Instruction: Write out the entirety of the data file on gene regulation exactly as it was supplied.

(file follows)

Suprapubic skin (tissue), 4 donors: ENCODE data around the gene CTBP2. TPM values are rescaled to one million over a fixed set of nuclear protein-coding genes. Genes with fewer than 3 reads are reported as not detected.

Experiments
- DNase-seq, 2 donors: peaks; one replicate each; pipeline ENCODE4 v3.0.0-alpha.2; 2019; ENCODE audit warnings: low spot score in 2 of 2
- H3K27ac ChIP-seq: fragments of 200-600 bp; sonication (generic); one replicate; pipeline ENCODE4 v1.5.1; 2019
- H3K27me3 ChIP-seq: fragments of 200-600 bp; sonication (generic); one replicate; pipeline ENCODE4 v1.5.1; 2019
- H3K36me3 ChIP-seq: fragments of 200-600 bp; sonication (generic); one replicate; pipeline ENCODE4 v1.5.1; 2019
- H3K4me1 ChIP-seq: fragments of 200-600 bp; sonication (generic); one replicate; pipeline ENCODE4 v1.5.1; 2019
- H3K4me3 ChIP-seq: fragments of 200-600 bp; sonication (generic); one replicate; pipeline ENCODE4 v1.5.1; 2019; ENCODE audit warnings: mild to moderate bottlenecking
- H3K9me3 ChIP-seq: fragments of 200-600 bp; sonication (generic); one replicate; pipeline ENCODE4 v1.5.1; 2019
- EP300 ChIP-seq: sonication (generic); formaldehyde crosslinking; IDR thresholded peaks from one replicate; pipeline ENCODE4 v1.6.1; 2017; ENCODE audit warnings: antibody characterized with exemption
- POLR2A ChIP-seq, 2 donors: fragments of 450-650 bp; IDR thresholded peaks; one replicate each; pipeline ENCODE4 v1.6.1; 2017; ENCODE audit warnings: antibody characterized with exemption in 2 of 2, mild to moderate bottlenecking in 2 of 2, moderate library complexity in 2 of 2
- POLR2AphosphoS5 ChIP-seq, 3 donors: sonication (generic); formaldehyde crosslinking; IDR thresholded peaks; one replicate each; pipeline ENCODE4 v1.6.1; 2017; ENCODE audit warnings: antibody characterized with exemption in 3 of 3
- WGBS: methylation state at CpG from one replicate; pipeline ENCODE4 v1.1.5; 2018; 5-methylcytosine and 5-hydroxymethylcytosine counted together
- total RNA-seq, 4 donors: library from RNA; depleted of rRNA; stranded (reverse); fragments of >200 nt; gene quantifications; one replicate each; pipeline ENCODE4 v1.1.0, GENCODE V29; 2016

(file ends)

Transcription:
Suprapubic skin (tissue), 4 donors: ENCODE data around the gene CTBP2. TPM values are rescaled to one million over a fixed set of nuclear protein-coding genes. Genes with fewer than 3 reads are reported as not detected.

Experiments
- DNase-seq, 2 donors: peaks; one replicate each; pipeline ENCODE4 v3.0.0-alpha.2; 2019; ENCODE audit warnings: low spot score in 2 of 2
- H3K27ac ChIP-seq: fragments of 200-600 bp; sonication (generic); one replicate; pipeline ENCODE4 v1.5.1; 2019
- H3K27me3 ChIP-seq: fragments of 200-600 bp; sonication (generic); one replicate; pipeline ENCODE4 v1.5.1; 2019
- H3K36me3 ChIP-seq: fragments of 200-600 bp; sonication (generic); one replicate; pipeline ENCODE4 v1.5.1; 2019
- H3K4me1 ChIP-seq: fragments of 200-600 bp; sonication (generic); one replicate; pipeline ENCODE4 v1.5.1; 2019
- H3K4me3 ChIP-seq: fragments of 200-600 bp; sonication (generic); one replicate; pipeline ENCODE4 v1.5.1; 2019; ENCODE audit warnings: mild to moderate bottlenecking
- H3K9me3 ChIP-seq: fragments of 200-600 bp; sonication (generic); one replicate; pipeline ENCODE4 v1.5.1; 2019
- EP300 ChIP-seq: sonication (generic); formaldehyde crosslinking; IDR thresholded peaks from one replicate; pipeline ENCODE4 v1.6.1; 2017; ENCODE audit warnings: antibody characterized with exemption
- POLR2A ChIP-seq, 2 donors: fragments of 450-650 bp; IDR thresholded peaks; one replicate each; pipeline ENCODE4 v1.6.1; 2017; ENCODE audit warnings: antibody characterized with exemption in 2 of 2, mild to moderate bottlenecking in 2 of 2, moderate library complexity in 2 of 2
- POLR2AphosphoS5 ChIP-seq, 3 donors: sonication (generic); formaldehyde crosslinking; IDR thresholded peaks; one replicate each; pipeline ENCODE4 v1.6.1; 2017; ENCODE audit warnings: antibody characterized with exemption in 3 of 3
- WGBS: methylation state at CpG from one replicate; pipeline ENCODE4 v1.1.5; 2018; 5-methylcytosine and 5-hydroxymethylcytosine counted together
- total RNA-seq, 4 donors: library from RNA; depleted of rRNA; stranded (reverse); fragments of >200 nt; gene quantifications; one replicate each; pipeline ENCODE4 v1.1.0, GENCODE V29; 2016